Lionel Robbins pp 163-169 | Cite as


  • D. P. O’Brien


In assessing Robbins’s place in the history of economic thought it may be helpful to start by dividing leading economists into two broad categories: synthesisers, and those who start with a clean sheet of paper. In the first category may be placed writers like Alfred Marshall and Harry Johnson, and pre-eminent in the second category would be Ricardo and Keynes. Robbins is undoubtedly in the first category. But whereas Marshall and Harry Johnson tried to build new theory, developing the tools they inherited, Robbins was mainly concerned (despite his early phase of making ingenious use of the elasticity tool) with applying the old tools to solve existing problems without developing those tools further. The tools which he used were not always particularly old historically, but they had been developed by other writers and were not Robbins’s own. He was perfectly clear about this, as he wrote in his Autobiography:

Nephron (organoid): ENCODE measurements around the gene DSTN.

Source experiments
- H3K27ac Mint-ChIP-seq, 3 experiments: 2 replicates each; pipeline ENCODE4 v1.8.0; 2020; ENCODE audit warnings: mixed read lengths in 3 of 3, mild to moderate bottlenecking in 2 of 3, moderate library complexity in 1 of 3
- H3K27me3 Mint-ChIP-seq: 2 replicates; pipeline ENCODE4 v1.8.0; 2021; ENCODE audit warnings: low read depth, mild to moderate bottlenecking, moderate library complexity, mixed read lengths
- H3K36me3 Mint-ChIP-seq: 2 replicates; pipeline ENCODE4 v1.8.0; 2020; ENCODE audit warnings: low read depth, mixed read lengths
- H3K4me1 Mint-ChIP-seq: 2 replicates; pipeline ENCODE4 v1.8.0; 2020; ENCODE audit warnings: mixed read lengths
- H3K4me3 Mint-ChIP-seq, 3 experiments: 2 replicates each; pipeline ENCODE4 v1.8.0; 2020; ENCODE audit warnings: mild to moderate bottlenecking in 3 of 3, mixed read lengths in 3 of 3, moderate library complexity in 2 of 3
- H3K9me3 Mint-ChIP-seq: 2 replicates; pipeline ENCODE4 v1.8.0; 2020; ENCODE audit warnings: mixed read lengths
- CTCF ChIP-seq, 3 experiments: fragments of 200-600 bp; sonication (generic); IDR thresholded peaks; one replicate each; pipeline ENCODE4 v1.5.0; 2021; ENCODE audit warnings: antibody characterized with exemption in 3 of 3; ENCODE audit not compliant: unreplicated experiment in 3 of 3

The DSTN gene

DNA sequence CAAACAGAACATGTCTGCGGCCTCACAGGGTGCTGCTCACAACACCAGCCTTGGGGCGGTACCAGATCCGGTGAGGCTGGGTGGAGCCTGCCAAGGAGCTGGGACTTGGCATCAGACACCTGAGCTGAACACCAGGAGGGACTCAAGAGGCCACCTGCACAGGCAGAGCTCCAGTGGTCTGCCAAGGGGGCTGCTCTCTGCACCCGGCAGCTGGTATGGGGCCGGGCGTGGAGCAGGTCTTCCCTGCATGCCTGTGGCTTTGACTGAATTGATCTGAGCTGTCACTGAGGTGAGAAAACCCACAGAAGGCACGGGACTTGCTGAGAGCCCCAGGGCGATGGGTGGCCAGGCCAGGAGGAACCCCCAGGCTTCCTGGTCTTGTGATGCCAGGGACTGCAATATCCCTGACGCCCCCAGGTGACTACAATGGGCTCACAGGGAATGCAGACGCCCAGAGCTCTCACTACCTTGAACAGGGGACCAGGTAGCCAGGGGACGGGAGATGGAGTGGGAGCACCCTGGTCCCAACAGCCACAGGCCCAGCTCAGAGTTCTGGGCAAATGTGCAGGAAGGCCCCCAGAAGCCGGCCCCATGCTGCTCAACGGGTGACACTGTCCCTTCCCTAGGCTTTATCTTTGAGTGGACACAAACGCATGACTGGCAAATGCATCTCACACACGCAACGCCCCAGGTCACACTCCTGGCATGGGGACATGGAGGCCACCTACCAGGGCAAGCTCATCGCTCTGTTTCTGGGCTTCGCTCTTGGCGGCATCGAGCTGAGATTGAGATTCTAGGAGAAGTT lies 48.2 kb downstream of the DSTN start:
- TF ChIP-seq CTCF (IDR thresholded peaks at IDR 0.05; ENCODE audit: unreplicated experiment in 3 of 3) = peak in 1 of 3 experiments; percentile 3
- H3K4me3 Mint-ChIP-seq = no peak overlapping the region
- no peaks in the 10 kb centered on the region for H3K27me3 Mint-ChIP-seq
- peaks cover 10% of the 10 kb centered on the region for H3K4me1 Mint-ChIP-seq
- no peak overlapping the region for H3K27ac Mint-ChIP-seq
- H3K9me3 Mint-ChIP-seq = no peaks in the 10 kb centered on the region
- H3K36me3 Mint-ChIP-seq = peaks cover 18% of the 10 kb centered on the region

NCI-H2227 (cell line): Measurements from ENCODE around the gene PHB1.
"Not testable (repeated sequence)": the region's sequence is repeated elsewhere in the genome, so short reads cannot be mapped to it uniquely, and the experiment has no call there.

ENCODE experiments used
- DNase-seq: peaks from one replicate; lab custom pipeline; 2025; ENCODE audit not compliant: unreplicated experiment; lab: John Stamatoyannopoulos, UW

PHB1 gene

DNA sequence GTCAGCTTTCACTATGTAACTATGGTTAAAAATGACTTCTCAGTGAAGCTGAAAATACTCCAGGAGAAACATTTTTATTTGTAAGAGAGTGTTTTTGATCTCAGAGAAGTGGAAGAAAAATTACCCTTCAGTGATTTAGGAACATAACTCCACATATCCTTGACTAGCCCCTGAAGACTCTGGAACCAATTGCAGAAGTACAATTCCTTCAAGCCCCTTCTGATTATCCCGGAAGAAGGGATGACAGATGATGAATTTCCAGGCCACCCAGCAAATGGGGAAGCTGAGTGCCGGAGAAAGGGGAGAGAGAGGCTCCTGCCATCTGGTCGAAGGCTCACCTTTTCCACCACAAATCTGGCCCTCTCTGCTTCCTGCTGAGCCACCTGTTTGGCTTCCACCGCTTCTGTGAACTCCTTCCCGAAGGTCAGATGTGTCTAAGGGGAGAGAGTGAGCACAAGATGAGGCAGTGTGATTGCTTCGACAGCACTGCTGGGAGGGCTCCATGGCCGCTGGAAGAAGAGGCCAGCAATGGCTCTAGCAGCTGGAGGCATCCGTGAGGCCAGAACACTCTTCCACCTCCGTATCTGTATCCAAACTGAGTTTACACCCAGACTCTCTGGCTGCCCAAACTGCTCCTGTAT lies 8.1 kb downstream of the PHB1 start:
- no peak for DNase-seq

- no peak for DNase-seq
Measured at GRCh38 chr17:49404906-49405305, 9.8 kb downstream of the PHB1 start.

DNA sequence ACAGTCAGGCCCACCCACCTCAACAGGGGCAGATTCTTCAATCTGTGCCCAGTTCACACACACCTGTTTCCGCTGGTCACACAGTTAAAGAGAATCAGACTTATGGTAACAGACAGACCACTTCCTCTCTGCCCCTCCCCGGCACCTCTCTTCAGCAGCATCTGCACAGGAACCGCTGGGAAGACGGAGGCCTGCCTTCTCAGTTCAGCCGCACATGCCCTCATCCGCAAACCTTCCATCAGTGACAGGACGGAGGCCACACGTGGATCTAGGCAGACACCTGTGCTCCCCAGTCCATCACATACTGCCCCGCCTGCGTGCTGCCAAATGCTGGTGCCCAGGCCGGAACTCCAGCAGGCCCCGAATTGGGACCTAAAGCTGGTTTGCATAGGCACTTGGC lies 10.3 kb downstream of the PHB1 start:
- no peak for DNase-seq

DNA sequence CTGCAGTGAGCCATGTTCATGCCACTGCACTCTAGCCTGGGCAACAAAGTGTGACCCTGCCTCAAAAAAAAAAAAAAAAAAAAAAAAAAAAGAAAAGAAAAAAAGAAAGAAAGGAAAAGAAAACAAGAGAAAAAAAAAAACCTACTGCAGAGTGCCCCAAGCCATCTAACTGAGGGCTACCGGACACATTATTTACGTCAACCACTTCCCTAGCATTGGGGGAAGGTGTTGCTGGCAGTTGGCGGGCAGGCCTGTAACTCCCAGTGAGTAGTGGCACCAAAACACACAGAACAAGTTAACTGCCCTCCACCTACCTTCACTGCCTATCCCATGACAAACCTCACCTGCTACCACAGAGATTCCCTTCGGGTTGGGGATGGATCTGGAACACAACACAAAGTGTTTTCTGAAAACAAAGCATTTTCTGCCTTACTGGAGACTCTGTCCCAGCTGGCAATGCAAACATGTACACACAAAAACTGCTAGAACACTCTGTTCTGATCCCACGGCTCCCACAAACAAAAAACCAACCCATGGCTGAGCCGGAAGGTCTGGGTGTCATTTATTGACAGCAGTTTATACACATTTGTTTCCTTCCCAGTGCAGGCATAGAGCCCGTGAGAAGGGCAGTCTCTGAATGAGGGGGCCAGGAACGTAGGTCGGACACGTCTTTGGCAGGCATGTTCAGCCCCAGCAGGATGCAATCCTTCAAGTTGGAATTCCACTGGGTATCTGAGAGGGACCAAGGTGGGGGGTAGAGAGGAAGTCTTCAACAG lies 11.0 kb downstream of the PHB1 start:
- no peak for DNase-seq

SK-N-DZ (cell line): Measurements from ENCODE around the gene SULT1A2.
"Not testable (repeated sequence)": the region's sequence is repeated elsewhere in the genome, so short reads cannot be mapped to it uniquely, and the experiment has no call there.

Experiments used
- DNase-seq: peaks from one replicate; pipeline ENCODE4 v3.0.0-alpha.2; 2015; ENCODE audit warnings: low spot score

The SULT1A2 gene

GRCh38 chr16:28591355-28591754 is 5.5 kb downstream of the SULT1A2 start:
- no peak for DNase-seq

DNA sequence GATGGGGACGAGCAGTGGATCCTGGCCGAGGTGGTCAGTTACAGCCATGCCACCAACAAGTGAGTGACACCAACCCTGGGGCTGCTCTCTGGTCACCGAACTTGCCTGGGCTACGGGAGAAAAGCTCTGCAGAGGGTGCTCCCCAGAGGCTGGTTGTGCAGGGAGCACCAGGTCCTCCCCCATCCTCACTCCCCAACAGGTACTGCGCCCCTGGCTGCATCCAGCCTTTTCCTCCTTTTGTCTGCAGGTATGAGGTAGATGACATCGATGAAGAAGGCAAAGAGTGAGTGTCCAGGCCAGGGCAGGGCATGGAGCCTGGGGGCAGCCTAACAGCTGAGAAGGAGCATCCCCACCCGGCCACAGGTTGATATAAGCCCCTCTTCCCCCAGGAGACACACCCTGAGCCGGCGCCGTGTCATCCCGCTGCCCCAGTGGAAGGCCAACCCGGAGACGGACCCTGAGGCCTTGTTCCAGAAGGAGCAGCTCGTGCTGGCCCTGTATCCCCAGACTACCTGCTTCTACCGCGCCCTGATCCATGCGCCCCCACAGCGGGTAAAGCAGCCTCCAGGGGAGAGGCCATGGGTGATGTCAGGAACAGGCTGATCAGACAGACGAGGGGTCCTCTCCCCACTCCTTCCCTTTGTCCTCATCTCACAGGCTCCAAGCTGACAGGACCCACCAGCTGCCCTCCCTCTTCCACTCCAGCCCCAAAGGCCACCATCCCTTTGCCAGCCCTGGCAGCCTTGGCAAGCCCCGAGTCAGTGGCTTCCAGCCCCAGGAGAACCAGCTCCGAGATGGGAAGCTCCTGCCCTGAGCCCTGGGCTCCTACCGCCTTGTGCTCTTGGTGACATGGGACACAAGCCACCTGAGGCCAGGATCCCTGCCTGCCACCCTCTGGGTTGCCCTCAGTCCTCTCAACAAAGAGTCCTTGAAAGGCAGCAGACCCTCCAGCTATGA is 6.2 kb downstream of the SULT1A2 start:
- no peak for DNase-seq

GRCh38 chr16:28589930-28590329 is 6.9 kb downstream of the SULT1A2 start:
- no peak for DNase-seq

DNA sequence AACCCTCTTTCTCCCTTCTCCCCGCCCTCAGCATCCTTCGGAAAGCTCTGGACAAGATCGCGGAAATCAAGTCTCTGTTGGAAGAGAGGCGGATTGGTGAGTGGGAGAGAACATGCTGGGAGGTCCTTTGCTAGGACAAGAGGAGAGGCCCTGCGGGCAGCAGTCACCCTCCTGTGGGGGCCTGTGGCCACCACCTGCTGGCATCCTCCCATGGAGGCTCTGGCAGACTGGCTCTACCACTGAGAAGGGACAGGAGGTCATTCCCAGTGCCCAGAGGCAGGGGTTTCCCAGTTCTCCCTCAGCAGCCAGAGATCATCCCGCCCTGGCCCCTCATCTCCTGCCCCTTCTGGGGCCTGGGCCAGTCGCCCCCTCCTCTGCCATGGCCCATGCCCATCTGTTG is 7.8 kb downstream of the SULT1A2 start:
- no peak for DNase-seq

I have no outstanding intellectual discoveries to my credit … My purpose in writing is not to suggest the importance of anything I have done, but rather to interpret the experiences I have had.1


General Equilibrium Economic Thought Quantitative Work Great Teacher British Economic 
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Notes and References

  1. 1.
    (1971a) p. 11.Google Scholar
  2. 2.
    (1932a) pp. 78–83.Google Scholar
  3. 3.
    See especially (1934a) p. 10. See also O’Brien (1983) pp. 32, 36–7.Google Scholar
  4. 4.
    For a striking example of this see Little (1974).Google Scholar
  5. 5.
    Johnson (1972) p. 835.Google Scholar
  6. 6.
    Meade (1984) p. 5.Google Scholar
  7. 7.
    Robbins (1970b) p. 231.Google Scholar
  8. 8.
    Baumol (1988).Google Scholar
  9. 9.
    Robbins (1970b) p. 163.Google Scholar

Copyright information

© D. P. O’Brien 1988

Authors and Affiliations

  • D. P. O’Brien
    • 1
  1. 1.University of DurhamUK

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